The ethereal red background of each panel is embroidered with a thousand flowers, birds and animals, surrounding the mysterious woman who is seated in various poses on a green island.
Address: 6, place Paul Painlevé.
Museum of Mankind
A broad range of sciences are represented here, including anthropology, ethnology, paleontology, genetics, and linguistic studies. Originally the Museum of Ethnology, the collections and displays date back to the curiosities owned by Kings in the 16th century, with items from every international expedition undertaken by French explorers or adventurers.
Two of the more interesting exhibits are the Gallery of the Night of Time, showing the creeping progress of knowledge through the evolution of Man; and the American Galleries, featuring a trip from Alaska to Tierra del Fuego.
Address: Palais de Chaillot, 17, place du Trocadéro.
Housed in a fifteenth century mansion in the Marais district, the museum contains the progressive works of Picasso, completed between 1894 and 1972. The collection began with works the government received in lieu of death duties when Picasso passed away in 1973, and was added to after the death of his widow in 1990.
The number of paintings is low in relation to what was snapped up by museums in other countries, but the collection does contain his engraving works, some ceramics, and such unusual pieces as The Bull's Head, a cast bronze work that placed bicycle handlebars over the bike's saddle.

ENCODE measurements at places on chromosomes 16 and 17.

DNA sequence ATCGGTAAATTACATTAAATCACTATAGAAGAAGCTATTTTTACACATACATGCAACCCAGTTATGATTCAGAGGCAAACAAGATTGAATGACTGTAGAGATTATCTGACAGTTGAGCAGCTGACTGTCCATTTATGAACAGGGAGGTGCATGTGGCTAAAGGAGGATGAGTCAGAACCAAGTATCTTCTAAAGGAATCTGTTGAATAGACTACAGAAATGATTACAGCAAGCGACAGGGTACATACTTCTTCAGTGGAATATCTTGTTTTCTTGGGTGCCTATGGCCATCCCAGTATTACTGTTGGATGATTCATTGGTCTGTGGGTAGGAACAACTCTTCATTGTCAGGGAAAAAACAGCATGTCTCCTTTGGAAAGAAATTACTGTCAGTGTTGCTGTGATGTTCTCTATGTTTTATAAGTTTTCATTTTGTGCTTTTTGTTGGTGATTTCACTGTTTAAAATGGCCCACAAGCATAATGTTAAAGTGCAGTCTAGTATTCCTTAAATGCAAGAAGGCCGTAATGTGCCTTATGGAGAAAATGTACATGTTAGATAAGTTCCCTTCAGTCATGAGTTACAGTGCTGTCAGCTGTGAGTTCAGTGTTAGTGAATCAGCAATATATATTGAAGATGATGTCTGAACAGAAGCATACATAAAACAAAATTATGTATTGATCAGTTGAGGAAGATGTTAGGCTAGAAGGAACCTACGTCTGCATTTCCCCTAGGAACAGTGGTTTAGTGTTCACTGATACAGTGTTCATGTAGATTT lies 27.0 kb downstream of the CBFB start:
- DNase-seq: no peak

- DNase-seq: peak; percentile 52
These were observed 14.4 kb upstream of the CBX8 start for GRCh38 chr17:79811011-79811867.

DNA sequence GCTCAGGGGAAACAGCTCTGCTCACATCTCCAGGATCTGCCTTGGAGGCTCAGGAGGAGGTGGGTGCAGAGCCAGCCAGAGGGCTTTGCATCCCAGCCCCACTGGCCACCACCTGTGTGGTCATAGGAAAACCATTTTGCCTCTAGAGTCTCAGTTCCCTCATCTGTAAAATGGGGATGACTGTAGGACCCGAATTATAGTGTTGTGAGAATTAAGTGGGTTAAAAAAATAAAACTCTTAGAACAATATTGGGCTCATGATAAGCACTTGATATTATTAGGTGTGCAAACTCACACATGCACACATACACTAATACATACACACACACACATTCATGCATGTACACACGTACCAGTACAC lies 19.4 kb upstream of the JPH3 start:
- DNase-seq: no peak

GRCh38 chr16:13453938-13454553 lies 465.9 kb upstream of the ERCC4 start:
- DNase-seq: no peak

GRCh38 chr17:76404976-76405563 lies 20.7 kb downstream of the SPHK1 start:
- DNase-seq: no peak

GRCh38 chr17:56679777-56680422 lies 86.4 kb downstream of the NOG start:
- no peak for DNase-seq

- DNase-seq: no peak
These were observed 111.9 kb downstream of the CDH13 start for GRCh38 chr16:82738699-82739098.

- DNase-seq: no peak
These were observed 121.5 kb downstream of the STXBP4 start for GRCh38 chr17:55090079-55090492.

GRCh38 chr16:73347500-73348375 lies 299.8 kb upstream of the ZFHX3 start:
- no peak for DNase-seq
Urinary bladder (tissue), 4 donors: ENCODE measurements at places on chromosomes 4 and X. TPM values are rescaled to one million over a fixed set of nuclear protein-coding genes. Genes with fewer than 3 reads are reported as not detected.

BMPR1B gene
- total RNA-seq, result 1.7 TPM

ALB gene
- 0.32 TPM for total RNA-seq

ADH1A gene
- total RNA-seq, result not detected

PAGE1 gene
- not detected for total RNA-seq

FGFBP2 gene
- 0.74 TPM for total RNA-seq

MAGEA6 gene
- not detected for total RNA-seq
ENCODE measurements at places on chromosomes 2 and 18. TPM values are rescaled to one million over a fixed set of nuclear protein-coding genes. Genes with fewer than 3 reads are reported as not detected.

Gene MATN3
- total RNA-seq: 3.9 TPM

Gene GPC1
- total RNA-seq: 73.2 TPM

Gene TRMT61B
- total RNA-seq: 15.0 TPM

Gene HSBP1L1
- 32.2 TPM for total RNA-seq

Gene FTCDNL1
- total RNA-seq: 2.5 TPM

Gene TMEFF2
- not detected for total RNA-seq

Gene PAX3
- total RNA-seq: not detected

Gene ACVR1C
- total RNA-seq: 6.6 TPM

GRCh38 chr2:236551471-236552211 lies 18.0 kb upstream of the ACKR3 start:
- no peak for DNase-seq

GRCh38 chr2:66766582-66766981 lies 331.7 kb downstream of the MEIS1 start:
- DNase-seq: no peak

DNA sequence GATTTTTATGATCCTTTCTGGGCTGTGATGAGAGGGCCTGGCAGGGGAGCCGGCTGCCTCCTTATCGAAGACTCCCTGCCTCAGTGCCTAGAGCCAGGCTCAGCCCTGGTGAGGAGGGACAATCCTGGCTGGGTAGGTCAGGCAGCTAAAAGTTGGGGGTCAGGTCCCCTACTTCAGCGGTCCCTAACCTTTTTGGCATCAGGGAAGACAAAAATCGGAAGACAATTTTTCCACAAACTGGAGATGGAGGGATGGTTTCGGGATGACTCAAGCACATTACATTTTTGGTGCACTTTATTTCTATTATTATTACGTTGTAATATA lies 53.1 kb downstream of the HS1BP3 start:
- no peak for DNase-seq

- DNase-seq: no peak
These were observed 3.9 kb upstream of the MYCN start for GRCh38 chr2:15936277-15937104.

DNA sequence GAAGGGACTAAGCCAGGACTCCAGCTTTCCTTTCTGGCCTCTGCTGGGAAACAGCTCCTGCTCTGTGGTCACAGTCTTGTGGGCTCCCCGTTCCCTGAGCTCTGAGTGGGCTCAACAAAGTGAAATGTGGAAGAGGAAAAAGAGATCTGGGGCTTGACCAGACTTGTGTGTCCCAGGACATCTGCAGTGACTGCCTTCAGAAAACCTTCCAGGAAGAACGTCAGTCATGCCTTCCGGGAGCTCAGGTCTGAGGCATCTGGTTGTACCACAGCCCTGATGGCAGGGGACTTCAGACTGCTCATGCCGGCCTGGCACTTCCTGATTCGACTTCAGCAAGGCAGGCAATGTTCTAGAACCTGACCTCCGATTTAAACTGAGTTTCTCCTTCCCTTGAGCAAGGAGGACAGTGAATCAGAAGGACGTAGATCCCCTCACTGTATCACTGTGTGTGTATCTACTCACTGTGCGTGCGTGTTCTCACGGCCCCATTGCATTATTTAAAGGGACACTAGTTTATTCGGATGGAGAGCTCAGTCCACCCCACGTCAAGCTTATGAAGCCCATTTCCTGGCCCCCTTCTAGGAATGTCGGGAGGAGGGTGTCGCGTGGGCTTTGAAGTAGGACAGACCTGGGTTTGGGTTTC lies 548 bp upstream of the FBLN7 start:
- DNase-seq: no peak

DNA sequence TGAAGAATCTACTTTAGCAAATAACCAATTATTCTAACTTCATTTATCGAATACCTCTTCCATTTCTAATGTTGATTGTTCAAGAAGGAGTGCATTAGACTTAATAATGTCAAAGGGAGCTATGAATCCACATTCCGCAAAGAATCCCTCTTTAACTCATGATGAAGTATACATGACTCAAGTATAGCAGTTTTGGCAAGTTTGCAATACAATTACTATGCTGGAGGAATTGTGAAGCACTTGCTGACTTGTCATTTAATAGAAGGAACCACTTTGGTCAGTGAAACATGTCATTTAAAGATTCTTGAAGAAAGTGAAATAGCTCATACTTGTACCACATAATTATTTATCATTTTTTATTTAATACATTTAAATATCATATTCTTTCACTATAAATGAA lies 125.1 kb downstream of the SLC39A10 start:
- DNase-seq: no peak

Address: 5, rue de Thorigny.
And of course, Paris is home to that most famous museum of all, Le Louvre —the most visited art museum in the world, and also one of the oldest and largest. We'll take a quick look at the museum’s official website (available in French, English, and Japanese), since it offers an excellent way to prepare for your visit to the museum itself...
First, the website contains information on the museum itself, its history, its garden and its tuileries.
Next, there is information about the collection: some 35,000 works of art, displayed in over 60,000 square meters of exhibition space. There is a “kaleidoscope” with a list of visual themes, and an overview of the four online databases that can be accessed through the web site:
- The Atlas describing the works of art exhibited at the museum
- The illustrated Inventory of the Department of Prints and Drawings, a catalogue of the museum’s 140,000 works on paper
- The La Fayette Database of American Art, presenting the more than 1,700 works produced by United States artists that entered the national collections of France before 1940
- The Joconde, with 120,000 descriptions of drawings, prints, and paintings from the 7th century to the present day, from the collections of over sixty French museums
Then there’s an overview of past, current and future exhibitions; information on the Auditorium and the lectures and symposia, readings and performances held there; and an overview of the other activities at the Louvre, such as guided tours, workshops, and classes.
Finally, the web site contains practical information for visitors, e.g., opening hours and admission fees, and online stores where one can buy both tickets and museum-related items, such as books, DVDs, and casts of sculptures.
Our verdict: highly recommended resource, 5/5!